Weeks after his aggressive bid to buy and relocate the Sacramento Kings to Seattle failed, hedge fund manager Chris Hansen bankrolled an effort to undercut a deal the team's new owners made to build an arena in Sacramento.
Hansen, who donated $100,000 on June 21 to a political action committee attempting to halt the $448 million deal to build the Kings a new downtown arena, says he "made a mistake" by giving a Los Angeles law firm $100,000.
The firm of Loeb & Loeb secretly funneled $80,000 to a group gathering signatures to force a public vote on the arena plan, which includes funding of at least $258 million in public money.
"While I'm sure everyone can appreciate how easy it is to get caught up the heat of battle, with the benefit of hindsight, this is clearly a decision I regret," Hansen said Friday in a statement, noting the money came from him and not on behalf of the Seattle ownership group or its partners. "I wish the city of Sacramento and Kings fans the best in their efforts and they have my commitment not to have any involvement in their arena efforts in the future."
The donation was originally revealed in documents filed Friday with the California Secretary of State after a political watchdog group filed a lawsuit to compel the name of the donor to be made public.
Gary Winuk, of the watchdog group California Fair Political Practices Commission, said it wasn't clear what happened to the additional $20,000, though he said it might have been spent on other expenses. He said the investigation is continuing.
"These are as sophisticated parties as you can get and they should know better," Winuk said. "Most people just comply when we call them. They just happened to make us take them to court."
Hansen said the law firm approached him about making a contribution to the petition effort after he had hired them to gauge citizen opposition during the battle over the sale.
As part of an agreement put together by NBA commissioner David Stern, new Kings owner Vivek Ranadive and Sacramento officials are being held to a timetable to keep the team on pace to be in the new arena by the 2016-17 season. If the arena plans were to fall apart, there is a chance the league's owners would reconsider relocation. A previous deal to build the Kings an arena in Sacramento collapsed in 2012.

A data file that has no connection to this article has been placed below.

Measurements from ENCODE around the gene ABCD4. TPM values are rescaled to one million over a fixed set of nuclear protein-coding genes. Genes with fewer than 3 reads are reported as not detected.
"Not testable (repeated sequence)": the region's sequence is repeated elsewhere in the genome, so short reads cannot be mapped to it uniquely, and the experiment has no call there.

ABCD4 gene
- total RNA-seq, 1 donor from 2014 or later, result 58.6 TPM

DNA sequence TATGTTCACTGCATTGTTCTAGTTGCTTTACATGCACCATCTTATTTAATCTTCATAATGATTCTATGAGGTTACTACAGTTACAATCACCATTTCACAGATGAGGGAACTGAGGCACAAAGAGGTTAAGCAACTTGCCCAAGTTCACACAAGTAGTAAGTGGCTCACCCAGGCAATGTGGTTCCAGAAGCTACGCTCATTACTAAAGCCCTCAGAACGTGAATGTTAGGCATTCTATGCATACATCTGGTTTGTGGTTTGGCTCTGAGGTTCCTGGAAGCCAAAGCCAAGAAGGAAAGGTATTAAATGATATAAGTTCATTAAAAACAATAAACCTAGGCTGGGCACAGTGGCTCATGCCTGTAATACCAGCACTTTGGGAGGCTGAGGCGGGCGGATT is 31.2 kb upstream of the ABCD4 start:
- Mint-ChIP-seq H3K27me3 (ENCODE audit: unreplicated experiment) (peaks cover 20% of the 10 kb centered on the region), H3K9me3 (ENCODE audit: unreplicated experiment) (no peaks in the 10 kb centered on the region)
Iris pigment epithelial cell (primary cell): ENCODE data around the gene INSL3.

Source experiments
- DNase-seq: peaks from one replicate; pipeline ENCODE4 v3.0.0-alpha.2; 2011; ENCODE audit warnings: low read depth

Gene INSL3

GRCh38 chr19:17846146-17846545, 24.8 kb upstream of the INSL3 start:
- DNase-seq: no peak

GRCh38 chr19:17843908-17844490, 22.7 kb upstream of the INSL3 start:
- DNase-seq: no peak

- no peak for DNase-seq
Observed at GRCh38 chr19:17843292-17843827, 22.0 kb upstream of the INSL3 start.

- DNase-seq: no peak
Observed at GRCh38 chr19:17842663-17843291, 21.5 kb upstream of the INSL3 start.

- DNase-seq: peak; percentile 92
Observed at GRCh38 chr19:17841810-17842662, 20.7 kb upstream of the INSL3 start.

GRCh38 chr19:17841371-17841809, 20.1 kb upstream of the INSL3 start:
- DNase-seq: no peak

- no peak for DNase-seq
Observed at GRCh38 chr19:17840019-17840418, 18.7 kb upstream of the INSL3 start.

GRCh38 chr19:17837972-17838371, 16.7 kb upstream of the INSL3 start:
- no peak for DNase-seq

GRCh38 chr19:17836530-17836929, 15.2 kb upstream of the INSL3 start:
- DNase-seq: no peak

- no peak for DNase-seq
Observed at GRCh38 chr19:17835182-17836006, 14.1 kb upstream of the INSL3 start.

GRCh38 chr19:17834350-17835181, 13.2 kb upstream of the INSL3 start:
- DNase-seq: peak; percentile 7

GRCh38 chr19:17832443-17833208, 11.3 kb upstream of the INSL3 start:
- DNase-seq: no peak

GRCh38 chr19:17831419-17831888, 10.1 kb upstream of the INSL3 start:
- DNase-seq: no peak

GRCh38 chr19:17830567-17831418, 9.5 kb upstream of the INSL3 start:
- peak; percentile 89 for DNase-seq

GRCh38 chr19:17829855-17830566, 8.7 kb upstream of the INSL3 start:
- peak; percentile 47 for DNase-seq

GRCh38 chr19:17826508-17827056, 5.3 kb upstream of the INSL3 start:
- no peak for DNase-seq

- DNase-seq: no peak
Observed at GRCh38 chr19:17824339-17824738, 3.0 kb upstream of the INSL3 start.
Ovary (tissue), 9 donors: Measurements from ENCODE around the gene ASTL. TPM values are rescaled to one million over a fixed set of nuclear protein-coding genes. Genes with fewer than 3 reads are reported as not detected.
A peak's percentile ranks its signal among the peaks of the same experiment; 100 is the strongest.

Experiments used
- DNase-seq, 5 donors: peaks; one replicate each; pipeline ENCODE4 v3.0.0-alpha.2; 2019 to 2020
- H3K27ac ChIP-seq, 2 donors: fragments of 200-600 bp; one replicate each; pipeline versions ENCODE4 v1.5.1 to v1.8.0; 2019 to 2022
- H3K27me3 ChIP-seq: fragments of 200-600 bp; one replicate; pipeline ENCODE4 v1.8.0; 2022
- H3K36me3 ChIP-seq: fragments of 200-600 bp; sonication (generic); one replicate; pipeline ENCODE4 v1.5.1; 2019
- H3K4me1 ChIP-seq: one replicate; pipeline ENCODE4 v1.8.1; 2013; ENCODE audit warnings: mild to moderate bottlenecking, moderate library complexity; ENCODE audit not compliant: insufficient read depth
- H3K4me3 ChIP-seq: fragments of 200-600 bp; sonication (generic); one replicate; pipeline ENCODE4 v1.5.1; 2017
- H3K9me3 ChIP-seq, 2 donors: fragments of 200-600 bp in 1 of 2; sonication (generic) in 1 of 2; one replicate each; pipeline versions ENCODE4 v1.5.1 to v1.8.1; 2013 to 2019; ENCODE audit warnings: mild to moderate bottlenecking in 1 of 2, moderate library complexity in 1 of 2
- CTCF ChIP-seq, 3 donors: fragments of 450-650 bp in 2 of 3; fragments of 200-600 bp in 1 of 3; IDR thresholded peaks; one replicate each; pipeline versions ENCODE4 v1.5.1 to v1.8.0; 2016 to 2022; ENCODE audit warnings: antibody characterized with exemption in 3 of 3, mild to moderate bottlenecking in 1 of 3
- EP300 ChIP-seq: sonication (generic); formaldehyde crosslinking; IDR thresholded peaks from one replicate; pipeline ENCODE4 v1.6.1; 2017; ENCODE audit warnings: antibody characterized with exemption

The Sacramento Bee earlier reported Hansen's donation.
In May, NBA owners rejected Hansen's record bid that would have valued the Kings at $625 million. That forced the Maloof family to sell the team to software mogul Ranadive for a valuation of $534 million. Ranadive made a deal with Sacramento officials to build the new arena without a public vote, a factor that pushed NBA owners to vote against Hansen's strong bid.
Ranadive's purchase closed on May 31, but three weeks later, documents show, Hansen made the $100,000 donation.
A group named the Sacramento Taxpayers Opposed to Pork, or STOP, which organized a signature drive to get an issue on the ballot next June, said it wasn't aware of Hansen's aid.
"We were working independently, and another group of paid signature gatherers was working alongside us," STOP spokesman John Hyde said. "We didn't know who was funding it. We certainly weren't aware Chris Hansen had donated."
Hyde said the group has more than half of the 22,000 signatures needed to get the issue on the ballot, and it will continue to collect them independently before a December deadline. There is also a lawsuit that has been filed against the arena project over the land where the city plans to construct the arena.
In a separate deal on Friday, the Golden State Warriors announced that Ranadive sold his stake in the team to venture capitalist Mark Stevens. Ranadive owned seven percent of the Warriors, which he purchased for $30 million in 2010, but had to sell when he bought the Kings.
According to Winuk, the donors to the anti-arena PAC were intentionally denying the public information that could help them decide whether to sign the petition. The group filed a lawsuit Thursday to learn the donor's identity and revealed during a Friday news conference that it was Hansen.
"Unbelievable,'' said state Senate President pro Tempore Darrel Steinberg, who is from Sacramento and was active in efforts to keep the Kings in town.
Kings and NBA officials declined comment to The Associated Press, as did Sacramento Mayor Kevin Johnson, a former NBA All-Star who led the fight to keep the team.
Suspicion about the origins of the money originally had fallen on the Maloof family that previously owned the team because the same law firm had long represented them. The watchdog group said it was dropping its lawsuit, but Winuk said Hansen and the law firm could face a civil fine of up to $80,000 plus an administrative fine of up to $5,000 for each of at least three campaign-reporting violations.
Information from The Associated Press was used in this report.